Shoppers cautious in the run-up to Christmas

Consumer sentiment edged lower in November following a rail strike

There is little evidence of any feel-good factor that might suggest the prospect of a spending boom over Christmas.

There is little evidence of any feel-good factor that might suggest the prospect of a spending boom over Christmas.

 

Irish shoppers are likely to adopt a cautious approach to Christmas this year as consumer sentiment edged lower for the second month in a row in November following a rail strike.

The KBC Bank/ESRI consumer sentiment index slipped to 103.6 in November from 104.8 in October, continuing a modest decline from September’s 18-month high of 105.8.

KBC economist Austin Hughes said the drop could be attributed to a slight downgrade of the State’s economic prospects. While consumers still view prospects positively, they remain very sensitive to any potential threats to the Irish economic recovery.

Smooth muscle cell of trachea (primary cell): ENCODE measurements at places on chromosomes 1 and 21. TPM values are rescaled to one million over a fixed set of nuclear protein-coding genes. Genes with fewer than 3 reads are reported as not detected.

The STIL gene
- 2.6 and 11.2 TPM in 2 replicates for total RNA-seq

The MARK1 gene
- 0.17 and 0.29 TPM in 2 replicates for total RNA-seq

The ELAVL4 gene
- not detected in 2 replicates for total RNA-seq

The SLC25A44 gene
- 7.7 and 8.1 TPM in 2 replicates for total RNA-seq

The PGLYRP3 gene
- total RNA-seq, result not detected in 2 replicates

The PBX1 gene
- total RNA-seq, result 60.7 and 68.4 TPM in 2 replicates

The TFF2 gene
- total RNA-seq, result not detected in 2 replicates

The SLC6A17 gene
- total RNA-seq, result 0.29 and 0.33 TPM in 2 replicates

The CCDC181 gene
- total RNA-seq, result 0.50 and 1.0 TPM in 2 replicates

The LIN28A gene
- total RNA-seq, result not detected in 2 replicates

“We think developments such as a rail strike during the survey period and uncertainty over a proposed Apple data centre may have affected thinking as to the strength and durability of the recovery as well as the outcomes it is now delivering,” he said.

“It should be noted that current levels of the survey remain consistent with a broadly positive outlook on the part of Irish consumers and this is also translating into solid growth in retail sales.”

Caution

Mr Hughes said ongoing economic uncertainties and persistent financial pressures may mean caution is a more important influence than confidence on spending for the typical Irish consumer.

“While this may constrain the pace of increase in consumer spending over the Christmas period, strong gains in employment and faster income growth than inflation imply a healthy increase on last year’s outturn appears likely,” he said.

In broad terms, the November sentiment survey results suggest that Irish consumers are cautiously positive but they remain very sensitive to risks to the economy and their own finances.

“As such, there is little evidence of any widespread feel-good factor that might suggest the prospect of a broadly based spending boom over the Christmas period,” added Mr Hughes.